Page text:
The Southwestern Historical Quarterly, Volume 72, July 1968 - April, 1969 Page: 67
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Notes and Documents
echelon officers and men were seldom sent to combat units. Senior
officers in the rear were generally worthless and the commanding of-
ficer of Naples3" was possibly the most hated man in Italy, according
to Stovall's narrative." Specifically, he pointed out:
Our men sent to rest camp are being arrested for "nothing": a button
off, out after hours, a little too much to drink, or just to be found
without a Naples pass. They are "hauled in," often beaten up, and sent
back to [their] unit with an order that they will be tried by military court.
I don't approve of breaking regulations, but I think a fighting soldier
should be able to let his hair down and let off a little steam after months
of continuous battle.87
Rear echelon harassment did not go unanswered; Stovall devised a
method of protecting his people against some of this mistreatment.
First, I made the error of showing my anger by endorsing the order
with a statement: "It is the right of a unit commander to punish
his troops as he may desire and not within the scope of Base Section
Commander. Order returned without action." That got me- in. trouble
Next, I let division Special Court handle the problem . .
That Court . . . was much too severe, so as a last resort, I set up
my own court with the Bn Ex. Off. [Executive Officer] as President.
He advised Base Section the date and location that court would be
held and asked that witness be present. Court was called for ,o7.oo hours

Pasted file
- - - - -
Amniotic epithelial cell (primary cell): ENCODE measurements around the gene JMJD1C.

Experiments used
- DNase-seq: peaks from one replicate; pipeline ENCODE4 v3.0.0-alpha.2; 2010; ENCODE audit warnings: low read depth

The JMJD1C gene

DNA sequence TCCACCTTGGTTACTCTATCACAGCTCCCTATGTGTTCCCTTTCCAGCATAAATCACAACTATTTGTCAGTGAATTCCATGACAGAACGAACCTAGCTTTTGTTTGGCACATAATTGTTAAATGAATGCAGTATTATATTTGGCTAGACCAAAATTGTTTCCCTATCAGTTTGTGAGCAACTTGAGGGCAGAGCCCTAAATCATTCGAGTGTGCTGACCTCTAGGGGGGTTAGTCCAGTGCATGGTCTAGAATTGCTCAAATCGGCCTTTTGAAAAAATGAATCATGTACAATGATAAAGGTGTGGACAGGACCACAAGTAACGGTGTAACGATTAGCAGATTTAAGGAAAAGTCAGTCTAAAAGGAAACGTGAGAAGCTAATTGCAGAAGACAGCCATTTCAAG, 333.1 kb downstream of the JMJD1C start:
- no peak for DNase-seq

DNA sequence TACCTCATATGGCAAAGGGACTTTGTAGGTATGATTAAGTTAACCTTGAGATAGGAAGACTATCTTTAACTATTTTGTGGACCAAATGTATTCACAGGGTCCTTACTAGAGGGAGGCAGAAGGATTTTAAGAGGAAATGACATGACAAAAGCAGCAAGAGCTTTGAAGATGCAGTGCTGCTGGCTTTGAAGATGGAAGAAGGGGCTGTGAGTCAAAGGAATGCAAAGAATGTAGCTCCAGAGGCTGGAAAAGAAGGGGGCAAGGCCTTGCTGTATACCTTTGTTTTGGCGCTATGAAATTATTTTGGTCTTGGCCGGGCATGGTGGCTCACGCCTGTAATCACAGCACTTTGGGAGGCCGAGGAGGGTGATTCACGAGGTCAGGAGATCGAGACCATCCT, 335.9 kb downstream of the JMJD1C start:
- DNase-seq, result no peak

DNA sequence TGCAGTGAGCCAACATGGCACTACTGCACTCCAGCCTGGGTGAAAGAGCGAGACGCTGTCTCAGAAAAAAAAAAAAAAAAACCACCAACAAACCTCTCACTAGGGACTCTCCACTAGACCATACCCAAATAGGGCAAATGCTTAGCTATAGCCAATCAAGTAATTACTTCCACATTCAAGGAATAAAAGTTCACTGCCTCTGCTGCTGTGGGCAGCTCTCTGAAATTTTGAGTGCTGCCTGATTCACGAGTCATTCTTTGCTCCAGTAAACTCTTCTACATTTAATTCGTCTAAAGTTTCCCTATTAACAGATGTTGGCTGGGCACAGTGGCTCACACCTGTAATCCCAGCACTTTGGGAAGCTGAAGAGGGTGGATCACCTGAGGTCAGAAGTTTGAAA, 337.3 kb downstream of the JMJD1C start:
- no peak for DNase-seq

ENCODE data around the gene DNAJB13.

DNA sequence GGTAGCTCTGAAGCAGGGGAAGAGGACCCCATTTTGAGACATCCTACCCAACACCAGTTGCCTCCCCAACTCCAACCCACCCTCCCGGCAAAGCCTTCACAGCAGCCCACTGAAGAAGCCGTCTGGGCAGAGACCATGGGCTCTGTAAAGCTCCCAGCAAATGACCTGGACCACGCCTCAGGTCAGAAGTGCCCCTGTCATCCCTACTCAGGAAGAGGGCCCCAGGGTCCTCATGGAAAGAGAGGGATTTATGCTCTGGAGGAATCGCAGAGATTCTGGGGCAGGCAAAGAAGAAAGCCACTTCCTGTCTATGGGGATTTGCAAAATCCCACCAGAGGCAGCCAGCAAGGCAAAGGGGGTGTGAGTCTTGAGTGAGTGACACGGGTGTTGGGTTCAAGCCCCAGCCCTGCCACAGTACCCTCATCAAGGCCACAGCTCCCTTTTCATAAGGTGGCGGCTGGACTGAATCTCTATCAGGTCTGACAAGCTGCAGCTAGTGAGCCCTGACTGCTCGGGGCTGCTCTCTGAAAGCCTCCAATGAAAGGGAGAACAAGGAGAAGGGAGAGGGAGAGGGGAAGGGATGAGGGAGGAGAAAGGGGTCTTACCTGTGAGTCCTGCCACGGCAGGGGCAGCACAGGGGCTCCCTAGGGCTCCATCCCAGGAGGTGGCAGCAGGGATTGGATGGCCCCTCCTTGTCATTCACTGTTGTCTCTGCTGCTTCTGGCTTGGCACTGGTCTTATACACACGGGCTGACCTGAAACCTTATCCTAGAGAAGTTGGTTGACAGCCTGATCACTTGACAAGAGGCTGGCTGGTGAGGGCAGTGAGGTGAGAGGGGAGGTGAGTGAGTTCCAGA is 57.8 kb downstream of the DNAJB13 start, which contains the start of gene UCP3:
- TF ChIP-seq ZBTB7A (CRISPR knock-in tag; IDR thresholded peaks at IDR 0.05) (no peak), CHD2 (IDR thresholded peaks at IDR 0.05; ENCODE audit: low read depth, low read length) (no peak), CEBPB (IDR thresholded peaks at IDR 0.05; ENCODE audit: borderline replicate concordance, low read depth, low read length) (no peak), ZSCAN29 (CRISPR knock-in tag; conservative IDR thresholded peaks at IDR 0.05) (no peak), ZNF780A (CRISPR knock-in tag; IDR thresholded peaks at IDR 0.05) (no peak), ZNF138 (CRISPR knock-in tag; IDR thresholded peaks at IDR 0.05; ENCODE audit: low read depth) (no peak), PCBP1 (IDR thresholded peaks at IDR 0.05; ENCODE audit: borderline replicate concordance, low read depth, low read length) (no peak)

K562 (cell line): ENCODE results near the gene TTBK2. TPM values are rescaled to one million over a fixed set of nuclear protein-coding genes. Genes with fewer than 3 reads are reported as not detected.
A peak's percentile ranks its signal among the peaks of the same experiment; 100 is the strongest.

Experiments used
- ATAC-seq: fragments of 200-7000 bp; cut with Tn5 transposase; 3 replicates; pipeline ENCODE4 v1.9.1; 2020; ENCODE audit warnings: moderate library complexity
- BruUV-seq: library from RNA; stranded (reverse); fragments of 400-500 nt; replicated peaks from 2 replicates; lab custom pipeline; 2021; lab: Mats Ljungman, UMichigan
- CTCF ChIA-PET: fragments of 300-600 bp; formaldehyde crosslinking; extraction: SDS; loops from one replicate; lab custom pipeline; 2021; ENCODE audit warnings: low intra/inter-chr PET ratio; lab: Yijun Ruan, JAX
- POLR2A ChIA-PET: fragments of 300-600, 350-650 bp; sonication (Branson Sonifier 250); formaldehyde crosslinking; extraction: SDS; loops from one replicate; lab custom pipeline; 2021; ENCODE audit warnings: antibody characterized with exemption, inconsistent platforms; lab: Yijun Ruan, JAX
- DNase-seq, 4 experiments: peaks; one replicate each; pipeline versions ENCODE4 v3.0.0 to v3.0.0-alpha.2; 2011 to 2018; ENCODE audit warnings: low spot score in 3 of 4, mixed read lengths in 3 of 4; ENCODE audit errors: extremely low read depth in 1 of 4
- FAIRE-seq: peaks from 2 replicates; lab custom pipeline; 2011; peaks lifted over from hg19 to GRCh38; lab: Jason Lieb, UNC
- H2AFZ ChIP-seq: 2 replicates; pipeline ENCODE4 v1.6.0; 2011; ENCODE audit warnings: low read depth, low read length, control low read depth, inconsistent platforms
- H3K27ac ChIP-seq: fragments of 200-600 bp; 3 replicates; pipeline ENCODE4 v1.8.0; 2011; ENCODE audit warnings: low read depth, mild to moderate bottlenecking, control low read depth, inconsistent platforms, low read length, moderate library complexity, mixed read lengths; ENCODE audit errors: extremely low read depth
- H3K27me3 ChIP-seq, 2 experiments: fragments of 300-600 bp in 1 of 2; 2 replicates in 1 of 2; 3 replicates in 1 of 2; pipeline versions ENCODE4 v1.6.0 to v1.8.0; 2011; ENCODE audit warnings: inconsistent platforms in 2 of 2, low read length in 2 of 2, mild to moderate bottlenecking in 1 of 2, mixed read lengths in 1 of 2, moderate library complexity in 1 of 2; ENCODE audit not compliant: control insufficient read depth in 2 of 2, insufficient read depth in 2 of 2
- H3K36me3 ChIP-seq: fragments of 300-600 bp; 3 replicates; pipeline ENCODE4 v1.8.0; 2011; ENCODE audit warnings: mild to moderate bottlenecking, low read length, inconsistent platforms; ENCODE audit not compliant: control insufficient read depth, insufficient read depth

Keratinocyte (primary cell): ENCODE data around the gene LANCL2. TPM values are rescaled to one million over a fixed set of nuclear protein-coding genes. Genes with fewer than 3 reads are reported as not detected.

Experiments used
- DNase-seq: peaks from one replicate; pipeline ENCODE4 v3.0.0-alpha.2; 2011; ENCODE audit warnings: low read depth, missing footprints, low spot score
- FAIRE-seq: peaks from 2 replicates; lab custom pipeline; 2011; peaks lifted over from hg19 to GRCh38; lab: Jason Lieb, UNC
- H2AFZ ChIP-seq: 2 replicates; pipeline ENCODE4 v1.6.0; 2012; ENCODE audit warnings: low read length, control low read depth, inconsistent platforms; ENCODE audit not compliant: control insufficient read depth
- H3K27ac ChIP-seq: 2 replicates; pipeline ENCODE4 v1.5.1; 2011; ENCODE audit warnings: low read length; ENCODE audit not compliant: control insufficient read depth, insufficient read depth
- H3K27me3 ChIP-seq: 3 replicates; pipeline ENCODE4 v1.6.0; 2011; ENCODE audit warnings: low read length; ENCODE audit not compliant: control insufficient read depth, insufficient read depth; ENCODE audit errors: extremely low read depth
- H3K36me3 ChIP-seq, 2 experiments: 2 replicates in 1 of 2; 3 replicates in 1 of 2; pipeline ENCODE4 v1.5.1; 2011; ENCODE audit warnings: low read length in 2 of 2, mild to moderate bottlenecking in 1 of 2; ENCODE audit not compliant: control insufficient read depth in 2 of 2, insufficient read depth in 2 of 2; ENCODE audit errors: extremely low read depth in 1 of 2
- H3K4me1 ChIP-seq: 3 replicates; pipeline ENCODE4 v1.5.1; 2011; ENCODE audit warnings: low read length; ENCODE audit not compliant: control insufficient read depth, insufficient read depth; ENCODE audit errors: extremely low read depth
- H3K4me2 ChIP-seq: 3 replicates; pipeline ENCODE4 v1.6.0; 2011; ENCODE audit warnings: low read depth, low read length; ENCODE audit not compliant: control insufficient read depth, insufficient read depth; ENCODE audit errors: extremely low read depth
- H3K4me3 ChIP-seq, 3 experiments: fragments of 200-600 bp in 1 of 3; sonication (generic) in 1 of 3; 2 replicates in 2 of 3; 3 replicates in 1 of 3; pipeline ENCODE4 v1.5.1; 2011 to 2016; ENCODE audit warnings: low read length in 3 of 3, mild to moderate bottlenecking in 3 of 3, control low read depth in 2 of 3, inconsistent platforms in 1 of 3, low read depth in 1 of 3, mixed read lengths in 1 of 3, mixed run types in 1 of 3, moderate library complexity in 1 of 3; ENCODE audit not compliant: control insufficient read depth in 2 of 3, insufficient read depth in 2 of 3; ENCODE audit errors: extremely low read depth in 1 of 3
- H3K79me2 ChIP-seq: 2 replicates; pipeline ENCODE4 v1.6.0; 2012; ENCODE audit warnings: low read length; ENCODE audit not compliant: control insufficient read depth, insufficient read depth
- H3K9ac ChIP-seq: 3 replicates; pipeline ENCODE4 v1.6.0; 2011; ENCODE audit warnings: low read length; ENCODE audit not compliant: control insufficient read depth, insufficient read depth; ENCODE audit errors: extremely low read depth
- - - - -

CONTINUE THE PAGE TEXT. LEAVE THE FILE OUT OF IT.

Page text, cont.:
and was delayed until end of day. If the "gun-shy" witness was still around
at that time, and there was no way out, the court assessed a minimum
penalty. I, as reviewing officer, found some excuse for remitting the penalty.
After a few cases no witness[es] appeared, and the cases were thrown
out for lack of evidence."8
Another subject about which the colonel had strong convictions
was the awarding of decorations.
Much could . . . be said about decorations. I remember Col. Finch,"9
5Major General Arthur R. Wilson assumed command of Peninsular Base Section on
March 27, 1944, succeeding Brigadier General Arthur W. Pence. Previously, Wilson had
commanded the Mediterranean Base Section. Tools of War, An Illustrated History of the
Peninsular Base Section; Army Service Forces, Mediterranean Theater of Operations from
Salerno Landing, II September 1943 to V-J Day, 2 September 1945 (Leghorn, Italy, 1946),
"6Stovall Narrative, 65.
S9Henry Abercrombie Finch, o2119, was assigned to the VIII Corps Area (Fort Sam
Houston) from October 1, 1938, to October 22, 1940; VIII Army Corps (Fort Sam Hous-
ton and Brownwood, Texas) from October 22, 1940, to May 21, 1941; and VIII Army
Corps (Brownwood) from May 22, 1941, to November 30, 1941. Babcock to R.L.W.
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Texas State Historical Association. The Southwestern Historical Quarterly, Volume 72, July 1968 - April, 1969, periodical, 1969; Austin, Texas. (https://texashistory.unt.edu/ark:/67531/metapth117146/m1/83/: accessed April 23, 2019), University of North Texas Libraries, The Portal to Texas History, https://texashistory.unt.edu; crediting Texas State Historical Association.